I’m not sure health care is such a brilliant analogy for higher education. Medicare is basically an insurance system: we pay collectively for an insurance policy and the insurer (the government) provides health care providers (doctors, hospitals) withrules about how to ration care so that it fits the bill. It’s relatively egalitarian in that everyone, eventualy, gets sick and dies – but the actual manner in which this happens and the scale of medical costs incurred are quite random. Broadl, it’s insurance against certain illness with randomly distributed costs (or losses).

    Higher education quite clearly does not work like this. Not everyone consumes it, for a start. The amount and type consumed is an indiviudal choice. Different types of education provide differental returns – and these are very definitely not random! Education is also to some degree a positional good – your benefit from having some is to some degree related to other people *not* having the same level. High school – where everybody is consuming pretty muchthe same good and everyone is deriving more or less the same benefit from the credential – is analogous to health care (and is effectively funded the same way), but post-secondary education is quite a different story. That doesn’t mean there aren’t reason to provide public funding for post-secondary education – PSE provides lots of positive externalities which justify that. But private returns do justify a requirement for private payment.

    Josh, the credit crisis does illustrate the problem with bad debt. But student debt is pretty far from bad debt, don’t you think? For the most part, it’s pretty good debt – an investment in future skills and productivity.

    Obviously you can’t ignore total debt loads, but it’s hardly into unsustainable territory in most of the country (although I think in the Atlantic it’s getting awfully close). Once they are two years out of school, debt is consuming about 7-8% of the average graduate’s salary, which isn’t an enormous price to pay considering the bump in pay is much larger than that and lasts a lifetime. Yes, there are outliers paying much more than that and who should be receiving more help, but I think it’s very difficult to make a credible argument that debt as a whole is unsustainable. And, of course, a substantial number of students graduate with no debt at all.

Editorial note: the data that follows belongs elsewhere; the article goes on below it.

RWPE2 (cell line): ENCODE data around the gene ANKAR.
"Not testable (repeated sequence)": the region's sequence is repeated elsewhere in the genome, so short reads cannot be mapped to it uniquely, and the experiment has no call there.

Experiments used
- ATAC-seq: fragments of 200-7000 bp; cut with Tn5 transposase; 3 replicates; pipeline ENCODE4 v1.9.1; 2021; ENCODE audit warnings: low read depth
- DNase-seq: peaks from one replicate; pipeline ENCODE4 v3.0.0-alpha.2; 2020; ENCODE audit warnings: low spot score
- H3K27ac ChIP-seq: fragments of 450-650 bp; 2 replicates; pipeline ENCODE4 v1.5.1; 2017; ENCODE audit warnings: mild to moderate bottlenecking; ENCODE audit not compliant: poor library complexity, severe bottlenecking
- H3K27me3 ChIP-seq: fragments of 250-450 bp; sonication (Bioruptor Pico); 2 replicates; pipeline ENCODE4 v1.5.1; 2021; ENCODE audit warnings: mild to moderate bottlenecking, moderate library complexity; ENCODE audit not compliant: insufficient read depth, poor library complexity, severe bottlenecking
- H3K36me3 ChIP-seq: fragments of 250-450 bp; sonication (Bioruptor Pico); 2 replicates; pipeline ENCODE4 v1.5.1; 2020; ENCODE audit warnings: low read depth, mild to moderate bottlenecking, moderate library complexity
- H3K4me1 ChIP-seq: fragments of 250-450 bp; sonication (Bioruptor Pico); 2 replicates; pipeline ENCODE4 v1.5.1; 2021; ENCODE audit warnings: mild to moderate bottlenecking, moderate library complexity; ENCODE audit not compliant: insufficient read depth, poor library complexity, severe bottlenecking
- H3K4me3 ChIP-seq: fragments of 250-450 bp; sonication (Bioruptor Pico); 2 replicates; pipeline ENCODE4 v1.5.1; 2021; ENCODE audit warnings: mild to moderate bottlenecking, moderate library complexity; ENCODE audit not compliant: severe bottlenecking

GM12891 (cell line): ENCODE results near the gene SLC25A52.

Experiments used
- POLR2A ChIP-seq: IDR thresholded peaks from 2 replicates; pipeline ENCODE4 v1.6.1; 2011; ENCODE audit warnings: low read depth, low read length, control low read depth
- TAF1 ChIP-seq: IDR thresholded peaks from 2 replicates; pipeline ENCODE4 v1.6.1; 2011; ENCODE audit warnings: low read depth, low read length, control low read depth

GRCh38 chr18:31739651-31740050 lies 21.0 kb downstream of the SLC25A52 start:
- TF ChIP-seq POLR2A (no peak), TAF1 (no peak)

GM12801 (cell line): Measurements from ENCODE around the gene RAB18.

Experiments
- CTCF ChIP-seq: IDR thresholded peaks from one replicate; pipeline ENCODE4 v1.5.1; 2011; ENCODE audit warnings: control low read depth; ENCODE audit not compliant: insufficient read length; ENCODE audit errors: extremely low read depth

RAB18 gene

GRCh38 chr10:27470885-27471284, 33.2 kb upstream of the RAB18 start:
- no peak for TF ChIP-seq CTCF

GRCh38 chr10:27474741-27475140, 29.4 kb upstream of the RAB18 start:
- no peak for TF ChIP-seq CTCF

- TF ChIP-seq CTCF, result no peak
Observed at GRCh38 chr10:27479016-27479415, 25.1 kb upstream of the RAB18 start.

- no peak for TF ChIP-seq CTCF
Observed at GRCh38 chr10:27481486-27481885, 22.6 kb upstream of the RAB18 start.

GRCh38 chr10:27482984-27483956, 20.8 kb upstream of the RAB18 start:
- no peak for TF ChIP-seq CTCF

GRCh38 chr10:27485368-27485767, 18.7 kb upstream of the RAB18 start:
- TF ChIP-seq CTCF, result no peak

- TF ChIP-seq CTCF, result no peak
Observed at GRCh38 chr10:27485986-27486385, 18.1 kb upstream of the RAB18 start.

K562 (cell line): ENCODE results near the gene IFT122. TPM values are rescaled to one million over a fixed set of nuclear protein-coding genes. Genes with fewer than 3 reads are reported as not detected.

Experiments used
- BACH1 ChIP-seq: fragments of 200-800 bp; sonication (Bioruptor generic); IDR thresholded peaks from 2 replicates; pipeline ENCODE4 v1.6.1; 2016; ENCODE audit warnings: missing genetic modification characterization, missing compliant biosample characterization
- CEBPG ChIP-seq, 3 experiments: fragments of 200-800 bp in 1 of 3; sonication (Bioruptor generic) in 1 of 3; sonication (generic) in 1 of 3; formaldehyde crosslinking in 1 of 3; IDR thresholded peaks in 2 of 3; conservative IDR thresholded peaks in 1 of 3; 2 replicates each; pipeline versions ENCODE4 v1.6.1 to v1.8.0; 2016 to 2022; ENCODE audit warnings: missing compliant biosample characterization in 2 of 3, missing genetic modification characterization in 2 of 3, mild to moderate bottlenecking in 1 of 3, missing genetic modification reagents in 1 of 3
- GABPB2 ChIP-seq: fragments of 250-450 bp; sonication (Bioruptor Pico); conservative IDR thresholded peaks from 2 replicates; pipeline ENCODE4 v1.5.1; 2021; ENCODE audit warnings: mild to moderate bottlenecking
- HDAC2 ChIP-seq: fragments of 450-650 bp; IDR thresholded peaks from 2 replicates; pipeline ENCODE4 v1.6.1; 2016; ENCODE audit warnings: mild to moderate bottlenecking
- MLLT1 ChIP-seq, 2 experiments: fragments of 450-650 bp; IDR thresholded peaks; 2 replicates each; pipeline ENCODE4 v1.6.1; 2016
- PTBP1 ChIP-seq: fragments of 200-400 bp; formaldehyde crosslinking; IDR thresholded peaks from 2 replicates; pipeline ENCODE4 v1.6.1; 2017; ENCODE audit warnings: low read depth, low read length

Anyways, let’s just say for a second that you guys are right and students should under no circumstances be asked to pay more. Given that institutions are underwater right now and they’re expecting substantial government cutbacks in the near future, effectively what you’re arguing is for institutions to start spending a lot less money so that the education they provide is more affordable. I’m curious to know where each of you think institutional budgets can be cut, to what degree these cuts can be made without affecting quality, and what degree of loss of service or quality you would be willing to accept to see in return for not having tuition rise.